Thriving in the Emerging Customer Service Economy
Make no mistake: It’s all about the customer experience.
As such, to thrive in today’s automotive retail economy service managers and leaders need to think differently about how they use data and platforms when interacting with customers – and what that interaction looks like. And while it’s easy to point to the likes of Amazon as an example, keep in mind that servicing cars is quite different than selling books. It’s filled with unexpected vehicle issues, limited parts availability, software updates, customer no-shows, absent technicians and more. Every day presents a new set of challenges.
So here’s the question: How do dealers deliver a customer experience similar to that of Amazon? Yet make it scalable to the complex service ecosystem? It starts by thinking differently about how they use data before, during, and after each customer interaction.
Dealers who want to achieve this must take a two-step approach:
First, adopt a service department technology platform designed to deliver an integrated and thoughtful customer experience, across all customer touchpoints. It’s something that can only happen if the data collected is analyzed and then made available at these six critical moments of greatest service opportunity:
- Customer connection
- Scheduling appointments
- Vehicle check-in
- Vehicle inspection
- Customer engagement
- Customer check-out
Creating a Best-Ever Service Experience
Every point in these six critical moments brings with it an opportunity to increase revenue, boost CSI, and improve retention – but only if the data is timely, easy to use, and relevant.
Keep in mind that available data points include vehicle history, service codes, diagnostic information, and GPS data. Just knowing history, service and diagnostic data can help to significantly personalize the customer experience, maximizing the chance the customer will be happy and will return.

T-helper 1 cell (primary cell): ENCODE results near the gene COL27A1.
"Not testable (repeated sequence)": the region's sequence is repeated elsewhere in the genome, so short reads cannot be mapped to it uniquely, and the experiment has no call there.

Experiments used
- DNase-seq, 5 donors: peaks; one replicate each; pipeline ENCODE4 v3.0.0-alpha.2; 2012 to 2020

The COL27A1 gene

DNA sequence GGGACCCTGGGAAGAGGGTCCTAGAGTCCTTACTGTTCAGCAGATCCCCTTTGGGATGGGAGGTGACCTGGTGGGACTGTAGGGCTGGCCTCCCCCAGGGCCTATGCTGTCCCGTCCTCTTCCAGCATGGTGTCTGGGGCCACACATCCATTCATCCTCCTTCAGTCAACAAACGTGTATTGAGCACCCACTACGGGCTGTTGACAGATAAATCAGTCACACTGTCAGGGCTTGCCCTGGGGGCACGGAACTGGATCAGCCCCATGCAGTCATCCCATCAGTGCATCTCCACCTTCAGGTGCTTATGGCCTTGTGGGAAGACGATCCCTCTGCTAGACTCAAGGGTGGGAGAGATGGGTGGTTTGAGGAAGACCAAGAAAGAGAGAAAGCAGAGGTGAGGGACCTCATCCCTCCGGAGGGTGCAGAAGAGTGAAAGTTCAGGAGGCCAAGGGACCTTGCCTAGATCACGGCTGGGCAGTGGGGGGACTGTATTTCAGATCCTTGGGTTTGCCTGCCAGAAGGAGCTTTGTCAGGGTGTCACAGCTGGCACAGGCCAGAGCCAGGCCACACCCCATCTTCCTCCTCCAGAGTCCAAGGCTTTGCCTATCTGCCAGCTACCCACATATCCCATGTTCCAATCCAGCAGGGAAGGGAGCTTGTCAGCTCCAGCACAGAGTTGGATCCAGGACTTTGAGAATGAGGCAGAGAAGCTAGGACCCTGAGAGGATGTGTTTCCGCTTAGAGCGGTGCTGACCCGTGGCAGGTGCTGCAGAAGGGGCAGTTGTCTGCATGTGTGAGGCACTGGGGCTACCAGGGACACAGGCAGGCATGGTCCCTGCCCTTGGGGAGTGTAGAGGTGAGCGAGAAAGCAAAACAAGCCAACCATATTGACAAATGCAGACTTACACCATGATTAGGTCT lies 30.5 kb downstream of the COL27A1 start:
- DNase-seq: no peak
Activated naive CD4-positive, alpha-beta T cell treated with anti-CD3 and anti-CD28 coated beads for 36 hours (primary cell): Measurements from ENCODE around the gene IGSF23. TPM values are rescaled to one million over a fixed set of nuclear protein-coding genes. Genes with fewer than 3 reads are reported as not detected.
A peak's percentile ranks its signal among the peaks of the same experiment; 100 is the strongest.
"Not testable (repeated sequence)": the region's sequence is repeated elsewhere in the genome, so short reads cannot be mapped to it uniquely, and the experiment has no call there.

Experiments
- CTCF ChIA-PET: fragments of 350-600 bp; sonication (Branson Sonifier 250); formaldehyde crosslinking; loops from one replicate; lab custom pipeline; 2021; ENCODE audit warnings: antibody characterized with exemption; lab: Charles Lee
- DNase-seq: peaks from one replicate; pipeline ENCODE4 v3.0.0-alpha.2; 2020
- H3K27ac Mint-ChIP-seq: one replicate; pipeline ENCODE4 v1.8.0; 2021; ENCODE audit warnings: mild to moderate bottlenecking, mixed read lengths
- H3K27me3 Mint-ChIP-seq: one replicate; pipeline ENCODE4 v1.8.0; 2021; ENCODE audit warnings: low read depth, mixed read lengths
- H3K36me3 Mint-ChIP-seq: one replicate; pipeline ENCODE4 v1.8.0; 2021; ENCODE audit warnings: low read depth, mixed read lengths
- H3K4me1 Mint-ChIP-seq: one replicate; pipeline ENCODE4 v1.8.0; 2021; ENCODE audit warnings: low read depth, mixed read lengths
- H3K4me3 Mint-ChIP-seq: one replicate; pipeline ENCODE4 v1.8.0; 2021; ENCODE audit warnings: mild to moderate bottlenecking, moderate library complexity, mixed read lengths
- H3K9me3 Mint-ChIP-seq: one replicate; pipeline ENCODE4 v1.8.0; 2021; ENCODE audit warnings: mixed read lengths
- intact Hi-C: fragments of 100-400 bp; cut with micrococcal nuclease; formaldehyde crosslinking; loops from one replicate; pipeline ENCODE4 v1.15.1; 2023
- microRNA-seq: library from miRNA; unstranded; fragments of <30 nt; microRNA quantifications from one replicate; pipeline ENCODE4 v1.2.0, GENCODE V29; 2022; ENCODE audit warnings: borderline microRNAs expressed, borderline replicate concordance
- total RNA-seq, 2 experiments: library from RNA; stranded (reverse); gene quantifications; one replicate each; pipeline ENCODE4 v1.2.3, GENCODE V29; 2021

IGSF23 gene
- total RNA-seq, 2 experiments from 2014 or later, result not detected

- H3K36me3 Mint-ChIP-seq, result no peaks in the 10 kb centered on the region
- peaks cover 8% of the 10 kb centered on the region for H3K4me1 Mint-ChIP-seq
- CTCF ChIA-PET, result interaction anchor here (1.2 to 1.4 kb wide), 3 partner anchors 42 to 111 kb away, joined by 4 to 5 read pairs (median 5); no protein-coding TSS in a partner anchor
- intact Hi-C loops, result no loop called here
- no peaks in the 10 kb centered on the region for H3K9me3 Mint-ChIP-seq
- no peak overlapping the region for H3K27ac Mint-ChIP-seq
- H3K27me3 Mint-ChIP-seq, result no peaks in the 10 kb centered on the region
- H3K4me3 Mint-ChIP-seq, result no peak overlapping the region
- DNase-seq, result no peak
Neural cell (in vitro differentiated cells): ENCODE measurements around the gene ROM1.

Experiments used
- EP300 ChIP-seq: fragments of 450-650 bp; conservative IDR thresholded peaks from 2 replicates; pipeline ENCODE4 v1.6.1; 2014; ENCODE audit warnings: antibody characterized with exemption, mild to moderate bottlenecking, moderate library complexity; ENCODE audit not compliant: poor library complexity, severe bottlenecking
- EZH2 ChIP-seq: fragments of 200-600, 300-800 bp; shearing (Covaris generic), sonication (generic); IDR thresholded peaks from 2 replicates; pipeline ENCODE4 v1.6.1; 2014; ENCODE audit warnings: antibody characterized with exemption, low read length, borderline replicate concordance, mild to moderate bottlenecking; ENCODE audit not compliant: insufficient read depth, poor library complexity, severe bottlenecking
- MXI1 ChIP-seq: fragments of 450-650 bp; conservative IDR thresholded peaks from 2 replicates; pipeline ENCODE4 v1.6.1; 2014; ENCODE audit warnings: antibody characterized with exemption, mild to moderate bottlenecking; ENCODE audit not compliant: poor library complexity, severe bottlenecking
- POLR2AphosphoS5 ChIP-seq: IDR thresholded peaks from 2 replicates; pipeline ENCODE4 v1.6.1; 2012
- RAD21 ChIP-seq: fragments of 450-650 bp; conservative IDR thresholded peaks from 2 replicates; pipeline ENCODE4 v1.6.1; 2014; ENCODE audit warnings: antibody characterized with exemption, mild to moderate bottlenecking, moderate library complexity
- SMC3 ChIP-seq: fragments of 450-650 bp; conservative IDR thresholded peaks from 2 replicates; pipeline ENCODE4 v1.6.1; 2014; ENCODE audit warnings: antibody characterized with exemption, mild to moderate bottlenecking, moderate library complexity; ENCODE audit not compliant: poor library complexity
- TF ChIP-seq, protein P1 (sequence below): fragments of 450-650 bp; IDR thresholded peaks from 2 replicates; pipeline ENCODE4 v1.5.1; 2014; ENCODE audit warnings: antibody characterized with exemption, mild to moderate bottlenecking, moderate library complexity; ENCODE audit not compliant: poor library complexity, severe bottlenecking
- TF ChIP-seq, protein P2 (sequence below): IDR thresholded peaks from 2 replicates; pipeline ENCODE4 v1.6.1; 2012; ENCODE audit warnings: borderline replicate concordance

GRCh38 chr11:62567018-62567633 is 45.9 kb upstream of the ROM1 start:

Next, work to transform the department culture so everyone focuses on “over delivering” service needs — to ensure a great customer experience. This is a profound change for a business whose fundamental practices and processes have remained stagnant over the past few decades. In addition to adopting a set of new technology-enabled processes and using data to constantly measure each one, employees need to embrace a culture of being in business to serve their customers. This includes:
- Relentless optimization of the experience, through data analysis and the establishment of customer-centric performance indicators. For example, tracking greeting time, wait time, improving walk-arounds, and ensuring the wash and top-off of finished cars. These micro-moments make a lasting customer impression.
- Providing comprehensive training to every new employee. And then refreshing and retraining them consistently.
- Benchmarking service department processes and CSI results, then driving toward specific areas of improvement.
The Connected Customer
Technology is only effective when the culture of the service drive promotes its use as an organic part of the daily routine. It’s not an either-or type of thing: without the right approach, the power of technology to simplify and streamline is impeded; without the right technology, a team intent on over-delivering customer satisfaction will become frustrated and leave for more sophisticated stores.
According to a recent study by Price Waterhouse Cooper, “an average of 48% of U.S. consumers point to friendly, welcoming service as uniquely defining success in an industry; fewer (32%) pointed to having the most up-to-date technology.” In addition, the study found that 55% of U.S. consumers “strongly disagreed” with the idea that human interaction would not be needed when technology improves.
The message? Humans + Tech = Better Service. And that creates loyalty. In the automotive space, when you put the two together the results are compelling across the six critical moments.
As the automotive industry simultaneously faces headwinds and change driven by connectivity and mobility, service department efficiency and profitability will take center stage as the most important part of a successful dealership.
To win business and increase retention, service managers must begin to think differently about how to create those perfect moments. And while it’s true that we can debate the impact of technology, one fact remains. Today’s consumer is already connected – and they expect you to be, as well.
Part One: Creating a Best-Ever Service Experience for Today…and Tomorrow
Part Two: Creating a Best-Ever Service Experience for Today…and Tomorrow
It’s Not What You Say, But How You Say It…and When